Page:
It’s not known from which ships the Sissinghurst prisoners came, but key battles which provided large numbers of French POWs took place in August 1759 off the coast of southern Portugal (the Battle of Lagos) and in November 1759 off the coast of Brittany (the Battle of Quiberon Bay – known as the Trafalgar of the 18th century – a pivotal sea battle that helped determine the course of the war).
It is therefore conceivable that some of the prisoners at Sissinghurst came from major French warships captured in those two battles – the Temeraire, the Modeste and the Centaur, all captured in August 1759, and the Formidable, captured in November of that year.
In a sense, some of the French PoW graffiti (depicting ships captured by the Royal Navy) symbolize the emergence by 1759 of Britain as the world’s top naval power – a position it then maintained for almost 200 years. For the remainder of the 18th century, that year was known as the UK’s annus mirabilis.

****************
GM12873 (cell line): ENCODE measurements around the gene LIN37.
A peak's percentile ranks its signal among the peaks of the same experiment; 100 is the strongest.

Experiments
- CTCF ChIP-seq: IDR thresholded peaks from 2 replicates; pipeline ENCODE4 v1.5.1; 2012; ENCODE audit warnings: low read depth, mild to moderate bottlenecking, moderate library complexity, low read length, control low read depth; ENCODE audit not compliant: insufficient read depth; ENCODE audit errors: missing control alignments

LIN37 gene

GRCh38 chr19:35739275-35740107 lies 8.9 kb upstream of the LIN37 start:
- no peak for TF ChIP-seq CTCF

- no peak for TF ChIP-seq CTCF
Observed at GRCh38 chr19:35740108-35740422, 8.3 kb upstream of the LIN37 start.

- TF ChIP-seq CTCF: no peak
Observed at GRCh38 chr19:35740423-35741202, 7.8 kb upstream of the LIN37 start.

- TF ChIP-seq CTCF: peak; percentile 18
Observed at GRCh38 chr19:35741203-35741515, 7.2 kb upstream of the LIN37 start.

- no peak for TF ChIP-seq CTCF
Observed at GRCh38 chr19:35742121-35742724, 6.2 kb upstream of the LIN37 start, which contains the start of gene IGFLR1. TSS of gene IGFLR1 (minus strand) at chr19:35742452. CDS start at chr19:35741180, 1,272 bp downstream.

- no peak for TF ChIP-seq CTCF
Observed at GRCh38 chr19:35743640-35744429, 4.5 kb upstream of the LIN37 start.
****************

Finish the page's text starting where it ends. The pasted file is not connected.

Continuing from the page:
The PoWs at Sissinghurst and the nine other major UK camps were, in part, guarded by local militiamen – not by regular soldiers. The militiamen were notorious for being much less disciplined and much more corrupt than regular troops. They were also often brutal.
A carving thought to be the name of a prisoner
“The graffiti is of great importance because it adds to our understanding of who these prisoners were and perhaps even how they perceived their role in the war. In a sense, the images aren’t just pictures of ships but are also statements of communal identity,” said a leading expert on 18th century PoWs, Cambridge historian Dr Renaud Morieux, who is investigating Sissinghurst and the other Seven Years’ War PoW camps for a groundbreaking new book (The Society of Prisoners: War Captivity, Britain and France in the Eighteenth Century) due out early next year.